Lead on Purpose

Promoting Leadership Principles in Product Management

Leadership lessons from the mountain

5 Comments

I had the opportunity recently to go up to Sundance, a local ski resort, to go mountain biking with my team. This is the type of mountain biking where you ride up a ski lift and bike down one of many trails to the bottom, load up and do it again. The mountains are absolutely beautiful this time of year and the weather could not have been better.

The great thing about activities like mountain biking is they give you a chance to get away and help you put life into perspective. Many of the things we do for recreation provide apt lessons for other things we do in life. During my experience on the mountain I thought of a few leadership analogies:

Don’t ride alone: I was a slow getting ready and ended up taking my first ride down the mountain alone. The ride up seemed long (and boring) and I wasn’t sure which trail would be the best to go down (my buddies, who know the area much better than I, were far ahead). Success comes when you work together with your team members. Those who try to do things alone and get all the credit end up doing lower quality work. Effective leaders know their team members and guide them to work effectively together.

Learn from the falls: During my Sundance excursion I had two spectacular falls. The first one I saw coming, but still ended up on the ground with scraped hands and knees. The second fall caught me completely off guard. My front wheel hit a rock and I flew over the handlebars face down on the ground. Both times I got up, shook off the dust and kept going. I realized the mistakes I’d made (each different) and was careful not to do the same thing again. All leaders make mistakes. Successful leaders get back up and move forward. They don’t feel sorry for themselves and they don’t make the same mistake again.

Enjoy the ride: When you’re biking down a mountain it can get intense with all the turns and rocks and potential hazards. It’s easy to tense up and focus too much on what could go wrong, and miss the beauty of entire experience. After my first trip down the mountain I realized I needed to relax. I met up with my friends and we rode together. It made the day much better. Sometimes in work situations we get far too caught up in the day-to-day grind and end up missing the “beauty” around us. Leaders find ways to get their teams excited about their work. They know that committed individuals work more effectively and are much happier. Leaders find ways to make work more fulfilling for their teams.


The Product Management Perspective: One of the biggest fears of many product managers I know is that their product will not be successful. Too often they react by closing off (i.e. keeping it inside) and not sharing their concerns with others. This behavior never works in the end. Bad ideas and bad products will be exposed. My advice is to be open with your team, acknowledge potential problems early, learn from your mistakes, and keep moving forward. Product management can be a thrilling job…enjoy the ride!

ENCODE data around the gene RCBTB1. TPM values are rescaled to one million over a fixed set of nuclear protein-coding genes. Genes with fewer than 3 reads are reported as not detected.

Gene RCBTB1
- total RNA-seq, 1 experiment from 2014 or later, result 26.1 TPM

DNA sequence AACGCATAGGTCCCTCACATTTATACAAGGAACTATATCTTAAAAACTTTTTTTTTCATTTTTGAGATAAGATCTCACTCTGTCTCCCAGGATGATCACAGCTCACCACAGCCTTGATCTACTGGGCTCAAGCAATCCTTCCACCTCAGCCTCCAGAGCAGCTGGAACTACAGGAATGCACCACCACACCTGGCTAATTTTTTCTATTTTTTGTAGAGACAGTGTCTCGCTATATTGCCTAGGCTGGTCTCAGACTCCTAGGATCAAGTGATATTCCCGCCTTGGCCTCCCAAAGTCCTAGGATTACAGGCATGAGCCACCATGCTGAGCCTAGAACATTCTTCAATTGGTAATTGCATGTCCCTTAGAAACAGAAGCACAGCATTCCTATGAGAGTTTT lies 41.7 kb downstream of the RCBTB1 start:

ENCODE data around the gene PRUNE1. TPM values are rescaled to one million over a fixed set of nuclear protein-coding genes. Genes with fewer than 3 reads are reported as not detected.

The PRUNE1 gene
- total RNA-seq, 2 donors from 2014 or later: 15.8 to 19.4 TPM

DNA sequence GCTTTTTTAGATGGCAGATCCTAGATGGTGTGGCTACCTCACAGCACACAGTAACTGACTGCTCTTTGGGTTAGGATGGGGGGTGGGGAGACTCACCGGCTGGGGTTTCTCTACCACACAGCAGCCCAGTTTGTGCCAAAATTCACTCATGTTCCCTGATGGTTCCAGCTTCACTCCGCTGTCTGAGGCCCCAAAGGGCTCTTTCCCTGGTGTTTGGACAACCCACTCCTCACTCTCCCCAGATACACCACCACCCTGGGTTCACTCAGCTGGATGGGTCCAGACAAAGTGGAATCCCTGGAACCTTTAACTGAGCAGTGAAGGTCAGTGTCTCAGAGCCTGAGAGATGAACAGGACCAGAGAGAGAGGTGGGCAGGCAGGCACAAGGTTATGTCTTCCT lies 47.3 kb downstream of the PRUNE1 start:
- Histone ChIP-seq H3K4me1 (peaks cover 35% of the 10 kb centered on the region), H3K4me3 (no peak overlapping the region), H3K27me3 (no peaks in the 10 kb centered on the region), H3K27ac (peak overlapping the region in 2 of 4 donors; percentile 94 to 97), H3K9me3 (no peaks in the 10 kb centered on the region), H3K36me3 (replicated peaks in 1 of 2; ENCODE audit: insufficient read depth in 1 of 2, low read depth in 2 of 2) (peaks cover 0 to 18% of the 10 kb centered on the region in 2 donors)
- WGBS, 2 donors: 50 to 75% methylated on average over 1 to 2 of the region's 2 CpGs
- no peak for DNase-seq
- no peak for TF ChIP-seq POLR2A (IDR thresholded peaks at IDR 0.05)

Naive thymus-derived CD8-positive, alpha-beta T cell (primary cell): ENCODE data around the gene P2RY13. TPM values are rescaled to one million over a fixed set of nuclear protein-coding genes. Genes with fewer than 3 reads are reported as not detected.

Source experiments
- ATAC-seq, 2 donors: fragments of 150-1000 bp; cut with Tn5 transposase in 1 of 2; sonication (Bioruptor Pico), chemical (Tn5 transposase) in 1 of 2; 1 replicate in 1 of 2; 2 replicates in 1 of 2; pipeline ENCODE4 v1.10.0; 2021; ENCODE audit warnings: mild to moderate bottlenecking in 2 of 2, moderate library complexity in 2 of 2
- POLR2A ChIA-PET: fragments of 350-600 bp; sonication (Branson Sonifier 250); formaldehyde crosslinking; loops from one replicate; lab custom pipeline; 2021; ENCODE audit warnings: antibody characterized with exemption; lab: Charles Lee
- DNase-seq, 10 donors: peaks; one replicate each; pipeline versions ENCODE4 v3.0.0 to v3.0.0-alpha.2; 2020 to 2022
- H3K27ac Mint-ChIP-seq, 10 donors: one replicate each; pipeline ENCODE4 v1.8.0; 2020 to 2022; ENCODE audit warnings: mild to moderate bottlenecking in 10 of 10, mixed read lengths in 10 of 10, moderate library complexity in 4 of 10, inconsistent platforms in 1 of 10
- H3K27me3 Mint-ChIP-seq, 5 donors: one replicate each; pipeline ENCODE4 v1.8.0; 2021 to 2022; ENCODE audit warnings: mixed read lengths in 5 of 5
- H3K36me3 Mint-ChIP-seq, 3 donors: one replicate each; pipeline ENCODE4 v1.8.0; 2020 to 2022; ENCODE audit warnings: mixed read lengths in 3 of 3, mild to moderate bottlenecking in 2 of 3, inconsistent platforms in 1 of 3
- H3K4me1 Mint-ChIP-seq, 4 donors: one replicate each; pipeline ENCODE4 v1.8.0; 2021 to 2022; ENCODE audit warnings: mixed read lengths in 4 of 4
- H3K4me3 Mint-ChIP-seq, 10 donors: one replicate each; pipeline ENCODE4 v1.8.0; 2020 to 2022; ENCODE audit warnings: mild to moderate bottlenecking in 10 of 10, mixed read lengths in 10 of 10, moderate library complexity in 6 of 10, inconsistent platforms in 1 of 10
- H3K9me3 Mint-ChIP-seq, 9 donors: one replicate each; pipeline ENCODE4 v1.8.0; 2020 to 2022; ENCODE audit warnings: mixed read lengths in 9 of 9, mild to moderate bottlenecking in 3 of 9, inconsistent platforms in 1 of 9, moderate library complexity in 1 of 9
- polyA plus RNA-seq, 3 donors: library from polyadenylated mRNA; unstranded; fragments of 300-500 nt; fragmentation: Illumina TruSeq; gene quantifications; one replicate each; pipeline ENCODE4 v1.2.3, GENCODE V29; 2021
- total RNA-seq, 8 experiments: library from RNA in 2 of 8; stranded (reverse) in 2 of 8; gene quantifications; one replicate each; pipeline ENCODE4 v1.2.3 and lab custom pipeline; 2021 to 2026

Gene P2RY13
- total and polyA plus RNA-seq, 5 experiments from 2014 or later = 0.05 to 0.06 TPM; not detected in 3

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5 thoughts on “Leadership lessons from the mountain

  1. Thanks Michael for sharing the insight.

    Enjoying what we do is life changing and has potential to solve many problems which are due to analysis-paralysis. I agree that its quite imporatant to be open with team and having courage to acknowledge problems early on. Reaching out in stead of covering up can be missing ingredient for quality improvement.

    Building trust and fostering turstworthy environment does the magic of opening up and asking for feedback.

    Excellent post, enjoyed it. – Kulveer Virk

    • Virk, you’re thoughts about fostering trust are spot-on. When leaders focus creating positive environments their organizations always improve.

      Thanks for the additional insight.
      -Michael

  2. Pingback: Move from Grief to Joy – 6 Techniques to Transform Grief |

  3. Michael,

    Thank You for your insight. Often those in leadership positions lose sight of what it means to reach out, engage daily and collaborate. Leaders must ask for opinions and be open to suggestions, seek involvement and create an environment of sharing and learning. Being committed, soliciting feedback, staying in touch and visibility all count. Building trust, commitment and engagement is an ongoing process!

    Chris Black

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